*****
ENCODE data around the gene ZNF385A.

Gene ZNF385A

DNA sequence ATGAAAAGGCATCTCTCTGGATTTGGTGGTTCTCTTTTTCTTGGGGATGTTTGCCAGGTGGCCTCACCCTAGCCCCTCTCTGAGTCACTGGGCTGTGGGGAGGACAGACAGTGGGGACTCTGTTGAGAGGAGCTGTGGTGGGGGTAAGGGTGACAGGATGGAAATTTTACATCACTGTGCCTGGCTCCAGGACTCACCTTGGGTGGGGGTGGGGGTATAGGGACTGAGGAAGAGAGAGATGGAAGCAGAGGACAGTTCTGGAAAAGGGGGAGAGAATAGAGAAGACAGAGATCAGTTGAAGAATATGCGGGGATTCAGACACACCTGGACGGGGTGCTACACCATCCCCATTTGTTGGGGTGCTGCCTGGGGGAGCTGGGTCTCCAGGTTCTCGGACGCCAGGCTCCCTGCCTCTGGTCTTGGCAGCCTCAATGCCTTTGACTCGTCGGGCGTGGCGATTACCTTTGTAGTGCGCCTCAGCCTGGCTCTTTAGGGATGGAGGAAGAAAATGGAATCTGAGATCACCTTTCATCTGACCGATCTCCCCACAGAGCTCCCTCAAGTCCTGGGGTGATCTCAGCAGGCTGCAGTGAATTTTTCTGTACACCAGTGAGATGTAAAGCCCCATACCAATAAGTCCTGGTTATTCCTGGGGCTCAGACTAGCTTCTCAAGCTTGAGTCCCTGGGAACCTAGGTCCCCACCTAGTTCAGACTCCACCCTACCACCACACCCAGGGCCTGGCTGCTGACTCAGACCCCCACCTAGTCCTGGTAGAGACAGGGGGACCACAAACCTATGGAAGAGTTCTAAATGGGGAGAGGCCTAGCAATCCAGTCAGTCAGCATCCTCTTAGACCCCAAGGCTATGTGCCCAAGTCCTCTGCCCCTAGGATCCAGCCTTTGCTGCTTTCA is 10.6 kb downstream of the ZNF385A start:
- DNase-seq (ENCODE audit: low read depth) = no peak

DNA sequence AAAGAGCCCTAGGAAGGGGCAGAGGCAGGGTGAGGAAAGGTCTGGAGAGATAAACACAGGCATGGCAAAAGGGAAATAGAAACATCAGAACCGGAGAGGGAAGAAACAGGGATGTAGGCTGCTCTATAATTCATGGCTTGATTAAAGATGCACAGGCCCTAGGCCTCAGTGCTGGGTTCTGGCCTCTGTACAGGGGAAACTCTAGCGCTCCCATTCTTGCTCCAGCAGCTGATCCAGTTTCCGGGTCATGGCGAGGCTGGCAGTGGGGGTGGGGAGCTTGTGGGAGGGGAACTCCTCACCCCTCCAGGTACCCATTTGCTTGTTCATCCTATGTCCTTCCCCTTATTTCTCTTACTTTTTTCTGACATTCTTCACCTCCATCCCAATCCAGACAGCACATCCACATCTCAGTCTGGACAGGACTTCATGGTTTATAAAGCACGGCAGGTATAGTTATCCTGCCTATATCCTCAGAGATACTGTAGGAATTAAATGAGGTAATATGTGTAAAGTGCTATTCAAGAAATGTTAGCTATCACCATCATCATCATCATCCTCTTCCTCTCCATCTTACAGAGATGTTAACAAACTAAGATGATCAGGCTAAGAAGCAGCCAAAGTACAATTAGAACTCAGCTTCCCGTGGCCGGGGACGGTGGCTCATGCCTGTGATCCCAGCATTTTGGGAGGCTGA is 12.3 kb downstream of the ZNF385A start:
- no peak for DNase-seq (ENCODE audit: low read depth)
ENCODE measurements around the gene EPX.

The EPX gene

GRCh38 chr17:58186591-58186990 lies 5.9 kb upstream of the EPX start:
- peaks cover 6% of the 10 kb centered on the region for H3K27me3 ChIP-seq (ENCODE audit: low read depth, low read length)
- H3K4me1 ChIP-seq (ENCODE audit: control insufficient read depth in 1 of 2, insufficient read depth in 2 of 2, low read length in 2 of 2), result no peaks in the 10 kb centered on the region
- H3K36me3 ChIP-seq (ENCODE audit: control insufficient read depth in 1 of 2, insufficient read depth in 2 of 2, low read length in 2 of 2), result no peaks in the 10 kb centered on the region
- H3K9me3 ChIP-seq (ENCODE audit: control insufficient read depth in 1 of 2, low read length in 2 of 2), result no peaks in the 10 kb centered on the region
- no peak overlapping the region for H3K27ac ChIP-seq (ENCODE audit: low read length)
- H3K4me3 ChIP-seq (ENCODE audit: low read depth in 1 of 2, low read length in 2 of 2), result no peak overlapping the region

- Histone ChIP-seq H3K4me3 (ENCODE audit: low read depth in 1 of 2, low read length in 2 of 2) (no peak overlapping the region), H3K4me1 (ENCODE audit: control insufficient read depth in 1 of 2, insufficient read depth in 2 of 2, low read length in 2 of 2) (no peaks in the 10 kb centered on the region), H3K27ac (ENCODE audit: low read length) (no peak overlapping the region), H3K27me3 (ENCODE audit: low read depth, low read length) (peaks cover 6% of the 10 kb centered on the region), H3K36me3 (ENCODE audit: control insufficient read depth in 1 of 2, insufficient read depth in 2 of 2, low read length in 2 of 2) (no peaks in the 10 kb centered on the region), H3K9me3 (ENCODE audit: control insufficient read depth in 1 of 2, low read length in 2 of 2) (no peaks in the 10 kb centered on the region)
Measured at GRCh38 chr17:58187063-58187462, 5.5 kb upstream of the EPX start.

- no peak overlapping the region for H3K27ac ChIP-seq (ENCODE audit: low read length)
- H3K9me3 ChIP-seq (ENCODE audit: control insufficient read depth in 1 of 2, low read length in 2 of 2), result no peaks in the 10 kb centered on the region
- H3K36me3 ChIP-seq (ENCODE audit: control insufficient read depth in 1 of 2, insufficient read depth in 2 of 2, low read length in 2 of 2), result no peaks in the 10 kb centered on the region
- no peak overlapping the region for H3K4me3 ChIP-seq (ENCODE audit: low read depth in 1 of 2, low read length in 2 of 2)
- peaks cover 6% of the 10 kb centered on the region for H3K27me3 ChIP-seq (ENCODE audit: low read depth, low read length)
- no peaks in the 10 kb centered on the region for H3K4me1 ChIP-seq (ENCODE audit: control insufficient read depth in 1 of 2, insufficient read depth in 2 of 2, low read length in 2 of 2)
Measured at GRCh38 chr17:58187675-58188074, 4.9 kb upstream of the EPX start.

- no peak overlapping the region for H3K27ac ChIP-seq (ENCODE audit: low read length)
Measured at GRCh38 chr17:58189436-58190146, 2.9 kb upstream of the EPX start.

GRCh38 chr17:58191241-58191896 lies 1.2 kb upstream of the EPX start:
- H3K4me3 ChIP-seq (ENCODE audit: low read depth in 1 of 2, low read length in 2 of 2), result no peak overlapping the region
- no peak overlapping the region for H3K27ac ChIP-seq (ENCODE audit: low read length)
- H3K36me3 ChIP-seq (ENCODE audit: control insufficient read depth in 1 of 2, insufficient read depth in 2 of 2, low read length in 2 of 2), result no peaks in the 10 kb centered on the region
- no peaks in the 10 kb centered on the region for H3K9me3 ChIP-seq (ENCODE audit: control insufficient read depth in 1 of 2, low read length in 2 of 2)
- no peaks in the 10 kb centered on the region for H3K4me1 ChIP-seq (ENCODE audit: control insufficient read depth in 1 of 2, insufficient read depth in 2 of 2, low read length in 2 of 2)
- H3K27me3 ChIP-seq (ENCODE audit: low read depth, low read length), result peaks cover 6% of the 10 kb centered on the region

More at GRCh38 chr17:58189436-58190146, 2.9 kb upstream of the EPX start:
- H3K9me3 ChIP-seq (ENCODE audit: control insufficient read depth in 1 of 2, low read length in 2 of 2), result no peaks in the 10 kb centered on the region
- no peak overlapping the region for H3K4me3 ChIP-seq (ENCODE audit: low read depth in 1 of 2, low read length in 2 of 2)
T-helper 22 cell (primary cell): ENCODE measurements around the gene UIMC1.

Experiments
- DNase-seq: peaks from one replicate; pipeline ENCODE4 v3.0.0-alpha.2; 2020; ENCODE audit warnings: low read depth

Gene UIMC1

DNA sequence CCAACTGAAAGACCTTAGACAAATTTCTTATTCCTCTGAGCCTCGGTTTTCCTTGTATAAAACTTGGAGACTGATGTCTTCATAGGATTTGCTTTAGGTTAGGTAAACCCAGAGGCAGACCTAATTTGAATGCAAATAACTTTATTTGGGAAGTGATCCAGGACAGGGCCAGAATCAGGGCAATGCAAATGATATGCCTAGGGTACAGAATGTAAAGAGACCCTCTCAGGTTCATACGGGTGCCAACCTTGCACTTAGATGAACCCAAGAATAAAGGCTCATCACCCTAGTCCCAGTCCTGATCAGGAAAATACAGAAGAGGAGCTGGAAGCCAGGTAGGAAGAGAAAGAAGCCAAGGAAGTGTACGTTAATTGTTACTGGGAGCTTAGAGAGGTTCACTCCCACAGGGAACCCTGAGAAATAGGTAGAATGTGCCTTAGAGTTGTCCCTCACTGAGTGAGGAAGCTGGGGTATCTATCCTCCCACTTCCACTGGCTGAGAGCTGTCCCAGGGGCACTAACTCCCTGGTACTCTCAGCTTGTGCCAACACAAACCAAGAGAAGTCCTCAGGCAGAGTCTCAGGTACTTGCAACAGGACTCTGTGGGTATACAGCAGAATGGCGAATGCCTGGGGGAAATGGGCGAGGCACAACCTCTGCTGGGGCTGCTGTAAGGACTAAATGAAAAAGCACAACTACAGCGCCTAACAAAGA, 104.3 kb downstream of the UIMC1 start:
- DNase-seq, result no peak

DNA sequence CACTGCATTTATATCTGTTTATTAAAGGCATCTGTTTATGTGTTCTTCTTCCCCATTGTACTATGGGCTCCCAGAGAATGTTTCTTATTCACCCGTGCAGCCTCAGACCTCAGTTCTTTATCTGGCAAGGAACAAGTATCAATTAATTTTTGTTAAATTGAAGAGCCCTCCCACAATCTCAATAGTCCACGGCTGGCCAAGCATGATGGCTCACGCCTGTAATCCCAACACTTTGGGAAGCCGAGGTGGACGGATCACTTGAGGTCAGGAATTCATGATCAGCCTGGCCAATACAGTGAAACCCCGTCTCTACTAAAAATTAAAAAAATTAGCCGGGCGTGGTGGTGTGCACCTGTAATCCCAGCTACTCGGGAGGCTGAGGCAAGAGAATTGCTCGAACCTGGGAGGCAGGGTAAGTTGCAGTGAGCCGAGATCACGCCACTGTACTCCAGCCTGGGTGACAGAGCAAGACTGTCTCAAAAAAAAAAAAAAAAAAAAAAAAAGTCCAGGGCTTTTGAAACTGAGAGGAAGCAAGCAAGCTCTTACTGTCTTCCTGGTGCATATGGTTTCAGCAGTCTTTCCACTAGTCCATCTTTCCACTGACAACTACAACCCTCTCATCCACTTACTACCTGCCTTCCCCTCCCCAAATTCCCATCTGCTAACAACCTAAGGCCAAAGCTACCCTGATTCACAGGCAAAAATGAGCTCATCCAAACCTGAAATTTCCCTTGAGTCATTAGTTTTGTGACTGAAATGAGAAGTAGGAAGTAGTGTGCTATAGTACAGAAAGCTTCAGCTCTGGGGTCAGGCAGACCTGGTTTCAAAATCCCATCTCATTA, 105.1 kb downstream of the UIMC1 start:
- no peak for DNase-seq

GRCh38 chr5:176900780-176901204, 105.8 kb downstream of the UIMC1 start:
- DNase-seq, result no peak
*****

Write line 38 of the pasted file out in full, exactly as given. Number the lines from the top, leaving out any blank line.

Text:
Experiments